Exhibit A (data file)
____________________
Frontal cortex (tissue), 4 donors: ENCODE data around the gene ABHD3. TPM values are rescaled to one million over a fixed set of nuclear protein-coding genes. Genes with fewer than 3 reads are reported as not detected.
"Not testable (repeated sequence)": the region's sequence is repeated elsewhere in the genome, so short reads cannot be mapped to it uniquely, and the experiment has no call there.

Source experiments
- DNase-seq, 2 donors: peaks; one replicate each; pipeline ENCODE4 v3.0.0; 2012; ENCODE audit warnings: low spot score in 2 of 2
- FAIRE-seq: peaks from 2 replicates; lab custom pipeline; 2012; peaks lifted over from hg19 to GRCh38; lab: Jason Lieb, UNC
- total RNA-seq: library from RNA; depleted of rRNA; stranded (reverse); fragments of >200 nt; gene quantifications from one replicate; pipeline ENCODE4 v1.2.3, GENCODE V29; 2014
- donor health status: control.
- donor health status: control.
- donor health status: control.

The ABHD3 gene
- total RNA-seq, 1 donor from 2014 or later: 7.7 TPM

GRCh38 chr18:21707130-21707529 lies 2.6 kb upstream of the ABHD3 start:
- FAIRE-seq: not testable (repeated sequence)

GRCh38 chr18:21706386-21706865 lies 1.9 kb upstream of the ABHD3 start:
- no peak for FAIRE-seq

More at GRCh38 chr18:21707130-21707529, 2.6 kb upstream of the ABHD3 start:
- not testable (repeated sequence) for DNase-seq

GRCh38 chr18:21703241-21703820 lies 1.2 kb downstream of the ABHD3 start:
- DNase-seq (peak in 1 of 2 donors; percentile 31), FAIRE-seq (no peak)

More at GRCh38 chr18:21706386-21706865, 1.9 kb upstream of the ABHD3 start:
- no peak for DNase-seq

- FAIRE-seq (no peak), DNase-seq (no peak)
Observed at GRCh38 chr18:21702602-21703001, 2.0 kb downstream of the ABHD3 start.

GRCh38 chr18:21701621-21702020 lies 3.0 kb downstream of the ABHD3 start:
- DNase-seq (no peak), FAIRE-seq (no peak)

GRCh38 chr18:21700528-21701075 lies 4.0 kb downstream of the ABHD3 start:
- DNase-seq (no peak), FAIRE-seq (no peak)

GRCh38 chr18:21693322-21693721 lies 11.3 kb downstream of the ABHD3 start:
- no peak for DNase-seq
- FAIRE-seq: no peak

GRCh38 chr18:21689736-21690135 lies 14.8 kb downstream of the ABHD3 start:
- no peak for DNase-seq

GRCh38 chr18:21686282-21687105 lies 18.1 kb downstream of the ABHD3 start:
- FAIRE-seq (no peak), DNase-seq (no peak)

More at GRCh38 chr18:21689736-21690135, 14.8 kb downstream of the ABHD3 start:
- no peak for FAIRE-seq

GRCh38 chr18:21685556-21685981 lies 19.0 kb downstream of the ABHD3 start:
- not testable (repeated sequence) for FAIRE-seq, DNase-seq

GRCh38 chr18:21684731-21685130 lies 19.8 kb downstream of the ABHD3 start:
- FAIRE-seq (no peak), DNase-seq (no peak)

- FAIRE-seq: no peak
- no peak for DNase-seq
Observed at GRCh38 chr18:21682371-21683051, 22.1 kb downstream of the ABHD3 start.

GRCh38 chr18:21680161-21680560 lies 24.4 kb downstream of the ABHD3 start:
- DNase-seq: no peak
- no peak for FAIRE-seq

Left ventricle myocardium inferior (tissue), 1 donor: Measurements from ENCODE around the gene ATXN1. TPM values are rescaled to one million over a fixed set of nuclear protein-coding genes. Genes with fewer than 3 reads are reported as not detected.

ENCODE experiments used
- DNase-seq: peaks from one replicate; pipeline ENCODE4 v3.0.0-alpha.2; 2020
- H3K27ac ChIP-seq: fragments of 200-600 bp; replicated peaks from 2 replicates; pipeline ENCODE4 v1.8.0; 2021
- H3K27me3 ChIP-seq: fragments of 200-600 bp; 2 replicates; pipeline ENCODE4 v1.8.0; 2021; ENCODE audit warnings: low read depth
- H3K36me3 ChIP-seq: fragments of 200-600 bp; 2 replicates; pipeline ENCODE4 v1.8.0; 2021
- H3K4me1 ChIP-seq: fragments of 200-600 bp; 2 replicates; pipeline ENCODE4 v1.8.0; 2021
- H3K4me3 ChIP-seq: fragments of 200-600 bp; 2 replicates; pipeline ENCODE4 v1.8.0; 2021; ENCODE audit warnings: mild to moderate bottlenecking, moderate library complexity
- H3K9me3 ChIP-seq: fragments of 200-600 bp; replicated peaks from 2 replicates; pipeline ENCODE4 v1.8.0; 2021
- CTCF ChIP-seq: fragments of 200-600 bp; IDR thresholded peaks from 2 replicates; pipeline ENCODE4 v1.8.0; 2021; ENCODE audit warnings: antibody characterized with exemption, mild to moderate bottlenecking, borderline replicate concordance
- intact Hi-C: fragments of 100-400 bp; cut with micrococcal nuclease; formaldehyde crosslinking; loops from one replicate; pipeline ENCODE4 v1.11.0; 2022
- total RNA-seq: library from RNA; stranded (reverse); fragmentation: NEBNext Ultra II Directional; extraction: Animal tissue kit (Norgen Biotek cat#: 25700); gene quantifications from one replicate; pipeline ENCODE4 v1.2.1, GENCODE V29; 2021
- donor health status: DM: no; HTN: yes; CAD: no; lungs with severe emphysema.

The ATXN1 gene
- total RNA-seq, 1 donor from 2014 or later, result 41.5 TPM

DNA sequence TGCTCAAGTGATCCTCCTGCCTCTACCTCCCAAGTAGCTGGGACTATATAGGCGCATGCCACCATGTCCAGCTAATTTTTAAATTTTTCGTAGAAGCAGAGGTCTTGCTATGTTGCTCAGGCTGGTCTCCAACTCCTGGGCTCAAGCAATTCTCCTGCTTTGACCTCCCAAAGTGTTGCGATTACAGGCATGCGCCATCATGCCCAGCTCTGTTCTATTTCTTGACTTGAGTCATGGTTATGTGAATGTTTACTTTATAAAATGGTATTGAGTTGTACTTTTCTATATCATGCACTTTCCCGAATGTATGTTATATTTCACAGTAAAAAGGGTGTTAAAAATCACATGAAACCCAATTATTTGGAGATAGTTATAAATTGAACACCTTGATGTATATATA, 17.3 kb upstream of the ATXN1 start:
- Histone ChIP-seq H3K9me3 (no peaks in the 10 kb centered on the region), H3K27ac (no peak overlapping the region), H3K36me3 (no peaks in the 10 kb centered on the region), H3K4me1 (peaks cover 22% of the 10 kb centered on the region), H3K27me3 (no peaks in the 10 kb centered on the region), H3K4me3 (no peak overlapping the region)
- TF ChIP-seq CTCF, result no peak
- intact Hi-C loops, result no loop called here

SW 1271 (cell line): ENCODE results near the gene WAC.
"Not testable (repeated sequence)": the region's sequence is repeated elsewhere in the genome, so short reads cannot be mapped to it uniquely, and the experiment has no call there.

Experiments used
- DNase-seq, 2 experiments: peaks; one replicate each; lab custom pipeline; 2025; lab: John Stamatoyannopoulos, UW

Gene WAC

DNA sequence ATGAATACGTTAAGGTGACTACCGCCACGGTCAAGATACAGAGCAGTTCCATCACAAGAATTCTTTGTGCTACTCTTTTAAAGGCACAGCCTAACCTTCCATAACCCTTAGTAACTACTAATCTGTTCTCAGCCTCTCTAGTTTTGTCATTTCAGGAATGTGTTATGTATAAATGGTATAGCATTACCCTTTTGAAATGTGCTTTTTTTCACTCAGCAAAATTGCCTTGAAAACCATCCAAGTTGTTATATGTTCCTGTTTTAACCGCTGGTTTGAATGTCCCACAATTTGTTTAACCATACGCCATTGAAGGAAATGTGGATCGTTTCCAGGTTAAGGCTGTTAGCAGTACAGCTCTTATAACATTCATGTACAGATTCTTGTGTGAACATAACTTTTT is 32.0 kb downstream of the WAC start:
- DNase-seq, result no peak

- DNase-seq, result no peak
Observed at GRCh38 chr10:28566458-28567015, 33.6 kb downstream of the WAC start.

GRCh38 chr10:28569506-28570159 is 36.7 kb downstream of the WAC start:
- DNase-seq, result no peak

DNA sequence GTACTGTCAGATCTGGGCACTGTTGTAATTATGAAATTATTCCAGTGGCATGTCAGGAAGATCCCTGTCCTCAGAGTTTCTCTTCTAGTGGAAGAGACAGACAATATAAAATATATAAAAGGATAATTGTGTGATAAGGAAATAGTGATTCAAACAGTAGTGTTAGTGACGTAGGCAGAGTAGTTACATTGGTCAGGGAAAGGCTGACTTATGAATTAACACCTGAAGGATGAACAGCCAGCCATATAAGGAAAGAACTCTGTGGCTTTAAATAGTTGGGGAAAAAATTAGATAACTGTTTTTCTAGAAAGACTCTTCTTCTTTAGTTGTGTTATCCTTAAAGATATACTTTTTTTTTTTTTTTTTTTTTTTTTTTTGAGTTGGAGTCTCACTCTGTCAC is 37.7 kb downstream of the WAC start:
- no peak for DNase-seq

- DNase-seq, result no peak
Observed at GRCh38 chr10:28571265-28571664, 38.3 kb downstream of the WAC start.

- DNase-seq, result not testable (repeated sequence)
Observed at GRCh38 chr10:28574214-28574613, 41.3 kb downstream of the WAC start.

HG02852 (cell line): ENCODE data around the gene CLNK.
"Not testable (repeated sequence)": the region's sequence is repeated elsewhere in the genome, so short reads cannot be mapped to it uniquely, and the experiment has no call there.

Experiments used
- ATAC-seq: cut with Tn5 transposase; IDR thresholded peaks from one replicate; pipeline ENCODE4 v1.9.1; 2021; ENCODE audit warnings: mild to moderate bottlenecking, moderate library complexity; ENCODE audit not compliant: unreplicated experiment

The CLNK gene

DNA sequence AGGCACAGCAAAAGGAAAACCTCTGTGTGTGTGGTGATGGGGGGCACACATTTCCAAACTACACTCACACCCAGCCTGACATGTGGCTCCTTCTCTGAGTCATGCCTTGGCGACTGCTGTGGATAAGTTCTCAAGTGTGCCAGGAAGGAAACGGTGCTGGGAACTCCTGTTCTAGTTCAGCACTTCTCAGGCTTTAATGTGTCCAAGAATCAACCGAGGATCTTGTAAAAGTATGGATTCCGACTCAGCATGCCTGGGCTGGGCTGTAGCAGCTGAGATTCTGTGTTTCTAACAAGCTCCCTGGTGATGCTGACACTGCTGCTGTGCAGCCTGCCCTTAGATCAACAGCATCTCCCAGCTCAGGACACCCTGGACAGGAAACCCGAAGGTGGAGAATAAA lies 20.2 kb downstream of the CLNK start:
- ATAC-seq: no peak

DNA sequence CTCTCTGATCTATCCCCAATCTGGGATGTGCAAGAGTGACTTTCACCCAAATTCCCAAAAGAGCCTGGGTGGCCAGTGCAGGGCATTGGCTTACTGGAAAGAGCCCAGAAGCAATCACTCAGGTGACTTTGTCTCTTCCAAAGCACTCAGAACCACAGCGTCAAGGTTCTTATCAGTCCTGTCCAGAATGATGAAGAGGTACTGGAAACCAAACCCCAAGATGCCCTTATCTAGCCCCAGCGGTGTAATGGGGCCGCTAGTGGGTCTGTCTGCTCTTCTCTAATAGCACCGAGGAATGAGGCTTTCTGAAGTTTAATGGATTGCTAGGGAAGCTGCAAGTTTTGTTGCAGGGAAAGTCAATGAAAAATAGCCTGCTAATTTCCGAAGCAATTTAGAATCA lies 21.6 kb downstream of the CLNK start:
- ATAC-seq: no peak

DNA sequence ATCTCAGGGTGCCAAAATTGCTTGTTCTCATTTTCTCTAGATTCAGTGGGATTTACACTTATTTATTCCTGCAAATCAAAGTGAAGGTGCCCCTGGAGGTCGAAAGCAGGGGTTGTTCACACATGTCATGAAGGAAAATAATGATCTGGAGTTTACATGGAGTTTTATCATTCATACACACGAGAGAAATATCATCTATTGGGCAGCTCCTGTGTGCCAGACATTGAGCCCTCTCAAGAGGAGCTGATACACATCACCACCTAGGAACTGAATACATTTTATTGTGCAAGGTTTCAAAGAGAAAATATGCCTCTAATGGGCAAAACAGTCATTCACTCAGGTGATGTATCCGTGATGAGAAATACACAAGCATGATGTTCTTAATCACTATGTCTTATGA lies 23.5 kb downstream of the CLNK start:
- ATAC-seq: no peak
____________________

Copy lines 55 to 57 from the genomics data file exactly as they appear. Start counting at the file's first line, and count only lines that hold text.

- H3K9me3 ChIP-seq: fragments of 200-600 bp; replicated peaks from 2 replicates; pipeline ENCODE4 v1.8.0; 2021
- CTCF ChIP-seq: fragments of 200-600 bp; IDR thresholded peaks from 2 replicates; pipeline ENCODE4 v1.8.0; 2021; ENCODE audit warnings: antibody characterized with exemption, mild to moderate bottlenecking, borderline replicate concordance
- intact Hi-C: fragments of 100-400 bp; cut with micrococcal nuclease; formaldehyde crosslinking; loops from one replicate; pipeline ENCODE4 v1.11.0; 2022